Amidst an upsurge in nationalism brought on by the British Olympic team's continuing success media criticism of China's on going crack down on Tibetan protesters has faded from TV screens and front pages. However, Tibetans in the UK have continued their attempts to keep the issue of Chinese repression in what Beijing calls the Tibetan Autonomous Region in the public eye.
Yesterday Tibetan and British demonstrators marched from the Chinese embassy in London to Downing Street, the official residence of the British prime minister, Gordon Brown, where they handed in a petition calling upon Brown to urge Beijing to halt its bloody crack down inside Tibet and find a peaceful solution to the issue of the country's future.
In Bristol, south west England protestors held their own mock Olympics in the centre of the city in order to bring attention to a side of modern China, the communist regime would rather the world forgot at a time when the country is hosting the Games.
Tibetan forced to flee their country told of their struggle to protets and the reprisals they risk from the Chinese police for even the most beneign of protest gestures such as putting up posters. Tashi, who fled to neighbouring Nepal in 2007 and then England told of his own personal story when he narrowly escaped arrest for protesting the Chinese occupation of his country. His friend, whowever, was not so lucky and was caught and has not been heard from since.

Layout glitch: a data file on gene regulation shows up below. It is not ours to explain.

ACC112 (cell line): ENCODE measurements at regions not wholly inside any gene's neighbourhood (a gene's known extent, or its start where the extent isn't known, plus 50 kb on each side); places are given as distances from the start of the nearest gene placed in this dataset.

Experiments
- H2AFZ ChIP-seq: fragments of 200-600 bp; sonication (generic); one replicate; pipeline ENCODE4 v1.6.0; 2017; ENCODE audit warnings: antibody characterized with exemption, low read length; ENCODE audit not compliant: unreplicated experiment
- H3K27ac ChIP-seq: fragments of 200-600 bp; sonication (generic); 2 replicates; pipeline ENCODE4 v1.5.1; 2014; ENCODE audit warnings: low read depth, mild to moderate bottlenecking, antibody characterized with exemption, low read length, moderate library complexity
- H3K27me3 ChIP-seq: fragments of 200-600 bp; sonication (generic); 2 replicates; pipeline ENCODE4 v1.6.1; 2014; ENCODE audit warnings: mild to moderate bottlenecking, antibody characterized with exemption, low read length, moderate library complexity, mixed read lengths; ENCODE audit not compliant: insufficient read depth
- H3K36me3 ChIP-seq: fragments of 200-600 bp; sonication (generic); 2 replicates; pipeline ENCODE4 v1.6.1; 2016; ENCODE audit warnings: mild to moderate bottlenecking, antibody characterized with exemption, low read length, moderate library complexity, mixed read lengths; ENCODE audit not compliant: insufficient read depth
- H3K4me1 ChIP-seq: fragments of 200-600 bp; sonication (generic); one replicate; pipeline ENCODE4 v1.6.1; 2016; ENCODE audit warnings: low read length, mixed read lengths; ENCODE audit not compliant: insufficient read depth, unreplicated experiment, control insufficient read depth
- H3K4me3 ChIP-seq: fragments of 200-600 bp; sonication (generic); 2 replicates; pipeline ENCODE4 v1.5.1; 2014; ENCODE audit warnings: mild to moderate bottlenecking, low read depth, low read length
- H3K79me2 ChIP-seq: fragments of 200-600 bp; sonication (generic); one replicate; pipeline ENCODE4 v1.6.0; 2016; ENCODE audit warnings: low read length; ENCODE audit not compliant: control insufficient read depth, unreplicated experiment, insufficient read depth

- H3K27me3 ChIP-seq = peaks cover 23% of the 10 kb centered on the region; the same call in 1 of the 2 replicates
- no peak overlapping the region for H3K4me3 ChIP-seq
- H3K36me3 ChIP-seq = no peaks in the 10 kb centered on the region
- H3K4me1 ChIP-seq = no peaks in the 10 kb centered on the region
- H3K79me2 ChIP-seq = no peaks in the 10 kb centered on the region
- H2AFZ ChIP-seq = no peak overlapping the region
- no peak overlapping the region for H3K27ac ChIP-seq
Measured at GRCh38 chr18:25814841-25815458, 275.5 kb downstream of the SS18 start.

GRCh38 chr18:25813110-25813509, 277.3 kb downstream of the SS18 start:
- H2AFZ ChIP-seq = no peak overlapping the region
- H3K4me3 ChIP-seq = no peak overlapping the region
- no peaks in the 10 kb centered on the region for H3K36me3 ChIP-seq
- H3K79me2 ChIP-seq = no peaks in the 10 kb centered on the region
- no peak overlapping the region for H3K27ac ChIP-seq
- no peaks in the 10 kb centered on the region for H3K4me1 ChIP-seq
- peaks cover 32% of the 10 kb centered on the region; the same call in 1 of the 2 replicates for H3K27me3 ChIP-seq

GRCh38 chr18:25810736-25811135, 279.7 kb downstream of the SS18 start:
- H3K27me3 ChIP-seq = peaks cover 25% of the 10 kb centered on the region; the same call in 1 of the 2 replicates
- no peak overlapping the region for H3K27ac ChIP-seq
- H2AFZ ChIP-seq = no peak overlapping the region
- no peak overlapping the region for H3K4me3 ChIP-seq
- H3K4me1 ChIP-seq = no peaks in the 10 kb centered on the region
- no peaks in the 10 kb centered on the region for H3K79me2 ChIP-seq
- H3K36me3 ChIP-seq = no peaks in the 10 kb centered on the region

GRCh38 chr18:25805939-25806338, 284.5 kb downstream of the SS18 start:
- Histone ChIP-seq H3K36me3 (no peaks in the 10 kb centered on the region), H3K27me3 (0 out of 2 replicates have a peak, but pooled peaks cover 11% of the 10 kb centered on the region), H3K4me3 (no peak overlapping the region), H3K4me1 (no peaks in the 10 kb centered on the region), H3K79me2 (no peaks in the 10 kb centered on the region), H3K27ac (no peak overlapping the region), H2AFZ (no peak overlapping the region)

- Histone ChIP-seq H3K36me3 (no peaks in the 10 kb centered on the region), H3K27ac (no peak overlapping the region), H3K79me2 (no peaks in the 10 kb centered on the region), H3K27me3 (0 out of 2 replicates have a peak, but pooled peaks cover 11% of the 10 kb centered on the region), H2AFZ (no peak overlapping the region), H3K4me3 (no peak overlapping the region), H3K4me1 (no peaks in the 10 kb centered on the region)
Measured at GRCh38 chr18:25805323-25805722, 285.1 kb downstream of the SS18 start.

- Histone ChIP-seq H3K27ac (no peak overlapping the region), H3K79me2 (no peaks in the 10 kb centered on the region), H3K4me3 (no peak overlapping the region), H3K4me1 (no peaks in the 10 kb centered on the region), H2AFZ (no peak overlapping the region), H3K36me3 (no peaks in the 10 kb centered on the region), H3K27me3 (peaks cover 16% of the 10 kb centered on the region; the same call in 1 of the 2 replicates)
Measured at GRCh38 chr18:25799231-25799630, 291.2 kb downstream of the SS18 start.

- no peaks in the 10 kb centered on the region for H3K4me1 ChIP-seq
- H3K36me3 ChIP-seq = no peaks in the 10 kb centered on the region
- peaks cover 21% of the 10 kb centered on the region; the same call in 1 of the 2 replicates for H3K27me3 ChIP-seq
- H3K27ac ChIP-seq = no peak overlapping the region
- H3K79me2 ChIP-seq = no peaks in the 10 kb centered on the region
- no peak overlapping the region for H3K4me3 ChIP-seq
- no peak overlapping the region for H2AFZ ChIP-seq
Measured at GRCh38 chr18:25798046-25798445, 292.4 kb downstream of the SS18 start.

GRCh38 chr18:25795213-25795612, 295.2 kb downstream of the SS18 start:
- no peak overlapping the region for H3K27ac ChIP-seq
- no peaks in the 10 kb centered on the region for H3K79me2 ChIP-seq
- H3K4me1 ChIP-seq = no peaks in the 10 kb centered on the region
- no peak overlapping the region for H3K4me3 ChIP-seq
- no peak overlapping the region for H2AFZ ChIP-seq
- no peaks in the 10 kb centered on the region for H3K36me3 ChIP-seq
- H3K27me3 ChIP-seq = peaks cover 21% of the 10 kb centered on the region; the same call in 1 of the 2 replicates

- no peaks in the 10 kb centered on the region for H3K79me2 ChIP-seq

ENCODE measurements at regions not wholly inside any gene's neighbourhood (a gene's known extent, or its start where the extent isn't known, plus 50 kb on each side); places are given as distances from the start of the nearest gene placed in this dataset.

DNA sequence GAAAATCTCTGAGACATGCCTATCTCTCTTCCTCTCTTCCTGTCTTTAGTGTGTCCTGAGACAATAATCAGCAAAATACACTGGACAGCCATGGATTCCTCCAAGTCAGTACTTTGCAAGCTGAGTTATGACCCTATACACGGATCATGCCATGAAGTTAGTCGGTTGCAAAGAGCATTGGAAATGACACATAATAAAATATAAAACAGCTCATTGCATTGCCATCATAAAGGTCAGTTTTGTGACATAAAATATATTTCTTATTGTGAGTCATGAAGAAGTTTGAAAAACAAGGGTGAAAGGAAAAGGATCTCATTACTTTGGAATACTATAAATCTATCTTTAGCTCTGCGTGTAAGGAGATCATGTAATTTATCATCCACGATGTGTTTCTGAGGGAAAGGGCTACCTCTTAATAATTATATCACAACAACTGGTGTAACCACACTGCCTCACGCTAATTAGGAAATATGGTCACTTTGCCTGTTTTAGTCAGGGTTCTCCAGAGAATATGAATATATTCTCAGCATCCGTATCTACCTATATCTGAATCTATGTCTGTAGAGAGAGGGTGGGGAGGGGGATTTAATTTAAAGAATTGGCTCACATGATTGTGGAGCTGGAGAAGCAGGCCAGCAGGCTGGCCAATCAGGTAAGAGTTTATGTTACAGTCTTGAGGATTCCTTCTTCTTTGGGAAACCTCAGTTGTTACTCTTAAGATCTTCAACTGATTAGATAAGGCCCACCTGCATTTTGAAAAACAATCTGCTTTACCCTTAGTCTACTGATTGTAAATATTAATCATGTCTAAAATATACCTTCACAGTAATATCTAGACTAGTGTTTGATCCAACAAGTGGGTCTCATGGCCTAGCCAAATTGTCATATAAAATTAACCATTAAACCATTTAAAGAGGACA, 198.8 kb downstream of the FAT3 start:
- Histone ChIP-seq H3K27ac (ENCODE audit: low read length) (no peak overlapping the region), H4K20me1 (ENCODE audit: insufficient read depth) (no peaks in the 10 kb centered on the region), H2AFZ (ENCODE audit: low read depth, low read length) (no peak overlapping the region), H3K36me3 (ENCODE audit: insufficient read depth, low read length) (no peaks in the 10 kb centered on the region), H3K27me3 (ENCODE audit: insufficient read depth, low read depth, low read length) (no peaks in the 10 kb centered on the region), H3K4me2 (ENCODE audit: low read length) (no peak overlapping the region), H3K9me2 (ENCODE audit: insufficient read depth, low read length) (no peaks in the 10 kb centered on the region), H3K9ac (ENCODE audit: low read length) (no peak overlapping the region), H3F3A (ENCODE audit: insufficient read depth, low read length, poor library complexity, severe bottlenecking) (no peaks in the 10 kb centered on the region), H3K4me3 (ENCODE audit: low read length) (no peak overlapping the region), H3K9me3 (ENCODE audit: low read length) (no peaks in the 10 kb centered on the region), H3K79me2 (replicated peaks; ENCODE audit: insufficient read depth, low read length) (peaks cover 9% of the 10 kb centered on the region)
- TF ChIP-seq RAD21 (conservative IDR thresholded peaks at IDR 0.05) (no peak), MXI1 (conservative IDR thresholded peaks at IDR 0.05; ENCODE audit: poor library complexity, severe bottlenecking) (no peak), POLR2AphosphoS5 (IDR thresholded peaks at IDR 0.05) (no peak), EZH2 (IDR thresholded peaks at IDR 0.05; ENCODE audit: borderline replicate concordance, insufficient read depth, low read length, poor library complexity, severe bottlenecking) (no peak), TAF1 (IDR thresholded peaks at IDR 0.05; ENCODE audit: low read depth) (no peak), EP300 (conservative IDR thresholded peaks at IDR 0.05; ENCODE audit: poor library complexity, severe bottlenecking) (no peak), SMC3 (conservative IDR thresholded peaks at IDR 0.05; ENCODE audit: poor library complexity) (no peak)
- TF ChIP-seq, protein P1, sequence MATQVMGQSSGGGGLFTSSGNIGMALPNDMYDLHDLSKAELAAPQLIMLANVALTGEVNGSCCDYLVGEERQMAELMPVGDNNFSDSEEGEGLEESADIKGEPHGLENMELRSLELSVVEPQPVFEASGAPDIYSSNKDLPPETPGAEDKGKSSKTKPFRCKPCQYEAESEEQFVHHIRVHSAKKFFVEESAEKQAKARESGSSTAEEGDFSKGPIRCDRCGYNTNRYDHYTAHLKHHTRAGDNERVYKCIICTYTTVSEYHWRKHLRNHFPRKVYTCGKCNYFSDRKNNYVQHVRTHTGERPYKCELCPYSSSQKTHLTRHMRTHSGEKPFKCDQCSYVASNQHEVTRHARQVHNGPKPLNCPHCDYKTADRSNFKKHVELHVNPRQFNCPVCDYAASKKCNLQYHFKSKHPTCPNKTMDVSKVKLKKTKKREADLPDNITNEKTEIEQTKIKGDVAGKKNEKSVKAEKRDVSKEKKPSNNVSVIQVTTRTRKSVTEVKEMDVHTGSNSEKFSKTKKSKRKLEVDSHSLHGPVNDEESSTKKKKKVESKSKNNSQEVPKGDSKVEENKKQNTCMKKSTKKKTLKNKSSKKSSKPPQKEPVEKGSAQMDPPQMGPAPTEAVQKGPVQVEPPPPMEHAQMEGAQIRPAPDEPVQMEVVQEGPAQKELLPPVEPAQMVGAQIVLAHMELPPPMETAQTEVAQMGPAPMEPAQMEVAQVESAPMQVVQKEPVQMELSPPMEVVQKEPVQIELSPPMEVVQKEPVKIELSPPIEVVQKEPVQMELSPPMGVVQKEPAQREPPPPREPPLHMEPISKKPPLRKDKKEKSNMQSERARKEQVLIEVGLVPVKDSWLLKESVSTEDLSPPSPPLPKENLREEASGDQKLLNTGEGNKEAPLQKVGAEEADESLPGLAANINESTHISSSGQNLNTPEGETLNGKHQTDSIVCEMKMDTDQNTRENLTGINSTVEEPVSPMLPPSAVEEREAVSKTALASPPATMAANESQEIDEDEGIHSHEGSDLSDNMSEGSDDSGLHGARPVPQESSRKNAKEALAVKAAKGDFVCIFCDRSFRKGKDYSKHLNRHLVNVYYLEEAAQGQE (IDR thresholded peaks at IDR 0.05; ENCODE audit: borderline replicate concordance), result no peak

Nor is this an isolated incident, according to Amnesty International more than 1000 protestors arrested during protests earlier this year in Lhasa and other parts of Tibet have not been accounted for. Amnesty International's Asia-Pacific director sam Zarifi was reported as saying that the situation in Tibet was "a dire picture of arbitrary detentions and abuse of detainees".
Despite making commitments to the IOC when winning the Olympic Games in 2001 to improve its human rights record China has continued to harrass, arrest and detain critics of its regime. Most recently, Independent Television News reporter John Ray was detained and reportedly physically abused by Chinese police for trying to cover a Free Tibet protest near the Olympic Bird's Nest stadium. Similarly, Tibetans protesting in Bristol spoke of China failing to live up to their pre - Olympic commitments concerning press freedom in Tibet itself, saying that the level of repression had increased in the run up to the Games and that contact with the country had been made extremely difficult for those living outside Tibet.